Englishman Who Went Up a Hill But Came Down a Mountain
Everything I disliked about John Sayles' The Secret of Roan Inish (1994) returns to irritate me tenfold in The Englishman Who Went Up a Hill But Came Down a Mountain: a romantic infatuation with the oral tradition of storytelling and the simple-times-gone-by; a supposedly timeless tale of stock-of-the-earth folk; a tiny amount of nationalist politics amid a horrible excess of cuteness.
This slight tale of Welsh life starts off charmingly enough. Two English cartographers, Anson (Hugh Grant) and Garrad (Ian McNeice), declare that the jewel of Ffynnon Garw's landscape is technically a hill and not a mountain. So the townsfolk, led by Morgan the Goat (Colm Meaney) decide to add the extra elevation.
Torrential rain interrupts and a deadline looms, but happiness for all is a tiresomely foregone conclusion to this little adventure.
The film quickly becomes twee, repetitive and monotonous. One-dimensional characters such as the thundering old Reverend Jones (Kenneth Griffith) and the shy, mentally retarded Johnny Shellshocked (Ian Hart) are amusing on first glimpse. But they run through the same, cardboard routine so many times that, when the film finally tries to turn them into creatures of pathos, it is hard to care. Stephen Endelman's music score provides a similar instance of flat, attention-draining repetition.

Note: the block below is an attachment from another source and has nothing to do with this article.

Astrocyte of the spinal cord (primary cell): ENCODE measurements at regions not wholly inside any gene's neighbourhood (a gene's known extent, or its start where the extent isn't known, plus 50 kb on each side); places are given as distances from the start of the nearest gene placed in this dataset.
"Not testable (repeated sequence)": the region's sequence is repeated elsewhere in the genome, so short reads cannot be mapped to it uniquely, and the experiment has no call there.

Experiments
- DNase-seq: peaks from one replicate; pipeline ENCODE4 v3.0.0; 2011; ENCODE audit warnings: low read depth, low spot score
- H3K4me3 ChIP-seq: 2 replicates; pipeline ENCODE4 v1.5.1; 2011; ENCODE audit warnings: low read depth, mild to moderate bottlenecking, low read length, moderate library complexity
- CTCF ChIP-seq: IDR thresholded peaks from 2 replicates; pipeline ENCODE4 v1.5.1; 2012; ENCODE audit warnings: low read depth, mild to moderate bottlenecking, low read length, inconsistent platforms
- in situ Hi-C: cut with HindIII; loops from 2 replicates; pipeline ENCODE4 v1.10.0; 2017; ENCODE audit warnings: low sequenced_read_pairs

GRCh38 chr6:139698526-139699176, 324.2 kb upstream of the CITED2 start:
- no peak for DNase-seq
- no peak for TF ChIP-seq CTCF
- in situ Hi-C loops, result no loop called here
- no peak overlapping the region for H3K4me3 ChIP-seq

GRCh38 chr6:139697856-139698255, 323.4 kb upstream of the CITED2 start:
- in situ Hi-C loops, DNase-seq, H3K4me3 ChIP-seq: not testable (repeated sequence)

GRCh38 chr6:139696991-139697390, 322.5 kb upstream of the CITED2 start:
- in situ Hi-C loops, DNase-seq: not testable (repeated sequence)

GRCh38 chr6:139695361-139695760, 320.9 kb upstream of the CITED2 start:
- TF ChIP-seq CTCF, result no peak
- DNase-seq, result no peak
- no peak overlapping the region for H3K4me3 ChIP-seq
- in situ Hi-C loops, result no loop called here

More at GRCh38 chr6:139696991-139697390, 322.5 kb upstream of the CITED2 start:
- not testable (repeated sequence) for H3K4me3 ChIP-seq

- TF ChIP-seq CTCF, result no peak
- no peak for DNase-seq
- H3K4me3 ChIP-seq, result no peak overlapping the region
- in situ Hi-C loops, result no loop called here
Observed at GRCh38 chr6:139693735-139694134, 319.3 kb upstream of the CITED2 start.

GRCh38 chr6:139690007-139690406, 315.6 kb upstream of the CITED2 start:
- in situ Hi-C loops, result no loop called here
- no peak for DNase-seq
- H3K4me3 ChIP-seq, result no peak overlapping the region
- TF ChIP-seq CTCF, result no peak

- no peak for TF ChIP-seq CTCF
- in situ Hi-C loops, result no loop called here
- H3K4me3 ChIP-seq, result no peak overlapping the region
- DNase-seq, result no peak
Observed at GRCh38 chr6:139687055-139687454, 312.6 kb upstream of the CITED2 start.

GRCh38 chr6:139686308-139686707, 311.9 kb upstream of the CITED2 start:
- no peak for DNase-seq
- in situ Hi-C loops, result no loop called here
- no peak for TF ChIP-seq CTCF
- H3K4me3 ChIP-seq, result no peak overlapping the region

This movie is being billed, rather incredibly, as a romantic comedy. The romantic thread, which re-teams Grant and his Sirens (1994) co-star Tara Fitzgerald, is the thinnest aspect of a very thin film. I heard Grant boast on a television talk show that he was especially proud of this project. One wouldn't have guessed this from his performance, which is a mere sleepwalk through the actor's standard tics and mannerisms.
Writer-director Christopher Monger, who first learned of this local legend from his grandfather, declares the film to be his Welsh homecoming. Unfortunately it is vastly inferior to his American work, such as the Jane Campion-influenced Waiting for the Light (1990).
The Englishman ... presumes to evoke and celebrate nationalist pride in the face of English invaders but – and this is perhaps its most annoying aspect – can offer only an endless parade of idealised Welsh eccentrics who seem to have been plucked from a second-rate fairy tale.
© Adrian Martin November 1995